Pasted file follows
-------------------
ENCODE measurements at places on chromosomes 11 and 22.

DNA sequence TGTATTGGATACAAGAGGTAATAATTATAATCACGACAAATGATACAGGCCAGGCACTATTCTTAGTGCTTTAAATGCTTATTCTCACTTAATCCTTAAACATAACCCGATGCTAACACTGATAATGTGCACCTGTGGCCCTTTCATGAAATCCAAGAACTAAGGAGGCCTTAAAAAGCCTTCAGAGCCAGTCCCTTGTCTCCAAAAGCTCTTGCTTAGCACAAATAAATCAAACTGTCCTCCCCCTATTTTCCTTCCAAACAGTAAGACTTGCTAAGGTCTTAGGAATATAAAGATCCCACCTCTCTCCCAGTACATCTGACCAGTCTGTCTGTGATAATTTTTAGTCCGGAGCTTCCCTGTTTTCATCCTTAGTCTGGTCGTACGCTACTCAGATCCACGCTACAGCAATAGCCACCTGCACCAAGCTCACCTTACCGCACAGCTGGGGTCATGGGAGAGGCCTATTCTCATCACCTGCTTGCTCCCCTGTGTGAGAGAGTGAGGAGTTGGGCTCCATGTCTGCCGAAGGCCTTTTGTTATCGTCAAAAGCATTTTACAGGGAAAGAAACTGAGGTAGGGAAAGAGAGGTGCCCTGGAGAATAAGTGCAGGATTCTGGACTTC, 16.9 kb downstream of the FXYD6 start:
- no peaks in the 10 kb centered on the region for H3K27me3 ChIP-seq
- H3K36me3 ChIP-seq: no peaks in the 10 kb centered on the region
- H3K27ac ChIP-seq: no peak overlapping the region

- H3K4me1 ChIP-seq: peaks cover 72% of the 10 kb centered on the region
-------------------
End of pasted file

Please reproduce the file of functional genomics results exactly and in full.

ENCODE measurements at places on chromosomes 11 and 22.

DNA sequence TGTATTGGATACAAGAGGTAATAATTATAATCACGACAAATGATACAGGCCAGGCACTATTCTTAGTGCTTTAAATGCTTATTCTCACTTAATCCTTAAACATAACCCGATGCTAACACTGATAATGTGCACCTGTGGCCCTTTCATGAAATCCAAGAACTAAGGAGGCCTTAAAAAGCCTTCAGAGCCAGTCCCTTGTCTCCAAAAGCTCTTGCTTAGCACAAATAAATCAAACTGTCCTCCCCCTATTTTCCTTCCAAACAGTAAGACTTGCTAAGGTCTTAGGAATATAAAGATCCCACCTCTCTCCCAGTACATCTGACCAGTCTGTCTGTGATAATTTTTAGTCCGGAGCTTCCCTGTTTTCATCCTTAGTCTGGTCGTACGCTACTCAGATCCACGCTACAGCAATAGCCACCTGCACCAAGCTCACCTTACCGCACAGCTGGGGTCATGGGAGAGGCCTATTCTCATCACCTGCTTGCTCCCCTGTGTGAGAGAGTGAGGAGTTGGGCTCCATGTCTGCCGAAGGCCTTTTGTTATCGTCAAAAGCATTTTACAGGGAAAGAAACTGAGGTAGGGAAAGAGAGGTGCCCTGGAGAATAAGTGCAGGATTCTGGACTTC, 16.9 kb downstream of the FXYD6 start:
- no peaks in the 10 kb centered on the region for H3K27me3 ChIP-seq
- H3K36me3 ChIP-seq: no peaks in the 10 kb centered on the region
- H3K27ac ChIP-seq: no peak overlapping the region

- H3K4me1 ChIP-seq: peaks cover 72% of the 10 kb centered on the region